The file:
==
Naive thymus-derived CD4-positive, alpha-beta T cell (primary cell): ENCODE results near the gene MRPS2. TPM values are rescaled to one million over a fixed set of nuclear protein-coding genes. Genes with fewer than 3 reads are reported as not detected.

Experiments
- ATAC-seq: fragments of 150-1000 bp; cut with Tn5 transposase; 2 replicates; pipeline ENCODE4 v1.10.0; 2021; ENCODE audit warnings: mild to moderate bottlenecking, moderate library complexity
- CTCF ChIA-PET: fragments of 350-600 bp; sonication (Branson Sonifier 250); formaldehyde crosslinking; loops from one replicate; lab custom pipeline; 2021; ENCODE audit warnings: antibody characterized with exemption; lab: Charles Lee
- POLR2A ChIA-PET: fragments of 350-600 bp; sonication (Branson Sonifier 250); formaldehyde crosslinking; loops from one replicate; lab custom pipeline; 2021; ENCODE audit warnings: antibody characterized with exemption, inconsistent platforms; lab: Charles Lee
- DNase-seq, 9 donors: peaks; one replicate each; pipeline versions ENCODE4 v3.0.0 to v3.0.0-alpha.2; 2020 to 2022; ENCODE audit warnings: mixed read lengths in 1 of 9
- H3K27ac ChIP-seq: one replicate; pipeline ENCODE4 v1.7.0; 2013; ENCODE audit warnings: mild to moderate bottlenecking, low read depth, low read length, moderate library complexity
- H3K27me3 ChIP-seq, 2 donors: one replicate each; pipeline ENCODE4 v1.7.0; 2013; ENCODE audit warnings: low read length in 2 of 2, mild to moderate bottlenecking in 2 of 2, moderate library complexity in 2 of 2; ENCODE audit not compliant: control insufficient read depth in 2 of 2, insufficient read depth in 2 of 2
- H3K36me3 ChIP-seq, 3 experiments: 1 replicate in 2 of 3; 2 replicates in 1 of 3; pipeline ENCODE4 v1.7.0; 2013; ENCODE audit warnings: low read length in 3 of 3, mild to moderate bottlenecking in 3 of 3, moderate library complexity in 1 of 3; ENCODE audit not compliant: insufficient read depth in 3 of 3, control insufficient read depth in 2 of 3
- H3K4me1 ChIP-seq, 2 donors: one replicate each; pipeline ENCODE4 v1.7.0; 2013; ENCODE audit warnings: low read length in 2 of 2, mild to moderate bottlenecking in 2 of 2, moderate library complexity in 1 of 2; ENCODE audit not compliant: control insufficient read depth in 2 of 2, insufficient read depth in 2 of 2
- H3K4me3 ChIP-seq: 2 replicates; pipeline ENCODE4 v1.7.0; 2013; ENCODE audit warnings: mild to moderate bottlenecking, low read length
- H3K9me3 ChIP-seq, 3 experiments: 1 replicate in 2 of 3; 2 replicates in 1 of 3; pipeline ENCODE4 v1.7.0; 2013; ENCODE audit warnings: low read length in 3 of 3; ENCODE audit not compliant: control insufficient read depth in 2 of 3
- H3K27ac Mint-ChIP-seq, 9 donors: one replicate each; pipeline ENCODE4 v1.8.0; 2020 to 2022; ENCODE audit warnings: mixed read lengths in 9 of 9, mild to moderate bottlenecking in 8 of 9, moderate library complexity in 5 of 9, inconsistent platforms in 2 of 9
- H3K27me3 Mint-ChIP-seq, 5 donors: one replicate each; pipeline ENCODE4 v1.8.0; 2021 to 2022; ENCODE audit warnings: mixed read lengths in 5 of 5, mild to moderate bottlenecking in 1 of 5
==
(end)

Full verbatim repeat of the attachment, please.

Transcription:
Naive thymus-derived CD4-positive, alpha-beta T cell (primary cell): ENCODE results near the gene MRPS2. TPM values are rescaled to one million over a fixed set of nuclear protein-coding genes. Genes with fewer than 3 reads are reported as not detected.

Experiments
- ATAC-seq: fragments of 150-1000 bp; cut with Tn5 transposase; 2 replicates; pipeline ENCODE4 v1.10.0; 2021; ENCODE audit warnings: mild to moderate bottlenecking, moderate library complexity
- CTCF ChIA-PET: fragments of 350-600 bp; sonication (Branson Sonifier 250); formaldehyde crosslinking; loops from one replicate; lab custom pipeline; 2021; ENCODE audit warnings: antibody characterized with exemption; lab: Charles Lee
- POLR2A ChIA-PET: fragments of 350-600 bp; sonication (Branson Sonifier 250); formaldehyde crosslinking; loops from one replicate; lab custom pipeline; 2021; ENCODE audit warnings: antibody characterized with exemption, inconsistent platforms; lab: Charles Lee
- DNase-seq, 9 donors: peaks; one replicate each; pipeline versions ENCODE4 v3.0.0 to v3.0.0-alpha.2; 2020 to 2022; ENCODE audit warnings: mixed read lengths in 1 of 9
- H3K27ac ChIP-seq: one replicate; pipeline ENCODE4 v1.7.0; 2013; ENCODE audit warnings: mild to moderate bottlenecking, low read depth, low read length, moderate library complexity
- H3K27me3 ChIP-seq, 2 donors: one replicate each; pipeline ENCODE4 v1.7.0; 2013; ENCODE audit warnings: low read length in 2 of 2, mild to moderate bottlenecking in 2 of 2, moderate library complexity in 2 of 2; ENCODE audit not compliant: control insufficient read depth in 2 of 2, insufficient read depth in 2 of 2
- H3K36me3 ChIP-seq, 3 experiments: 1 replicate in 2 of 3; 2 replicates in 1 of 3; pipeline ENCODE4 v1.7.0; 2013; ENCODE audit warnings: low read length in 3 of 3, mild to moderate bottlenecking in 3 of 3, moderate library complexity in 1 of 3; ENCODE audit not compliant: insufficient read depth in 3 of 3, control insufficient read depth in 2 of 3
- H3K4me1 ChIP-seq, 2 donors: one replicate each; pipeline ENCODE4 v1.7.0; 2013; ENCODE audit warnings: low read length in 2 of 2, mild to moderate bottlenecking in 2 of 2, moderate library complexity in 1 of 2; ENCODE audit not compliant: control insufficient read depth in 2 of 2, insufficient read depth in 2 of 2
- H3K4me3 ChIP-seq: 2 replicates; pipeline ENCODE4 v1.7.0; 2013; ENCODE audit warnings: mild to moderate bottlenecking, low read length
- H3K9me3 ChIP-seq, 3 experiments: 1 replicate in 2 of 3; 2 replicates in 1 of 3; pipeline ENCODE4 v1.7.0; 2013; ENCODE audit warnings: low read length in 3 of 3; ENCODE audit not compliant: control insufficient read depth in 2 of 3
- H3K27ac Mint-ChIP-seq, 9 donors: one replicate each; pipeline ENCODE4 v1.8.0; 2020 to 2022; ENCODE audit warnings: mixed read lengths in 9 of 9, mild to moderate bottlenecking in 8 of 9, moderate library complexity in 5 of 9, inconsistent platforms in 2 of 9
- H3K27me3 Mint-ChIP-seq, 5 donors: one replicate each; pipeline ENCODE4 v1.8.0; 2021 to 2022; ENCODE audit warnings: mixed read lengths in 5 of 5, mild to moderate bottlenecking in 1 of 5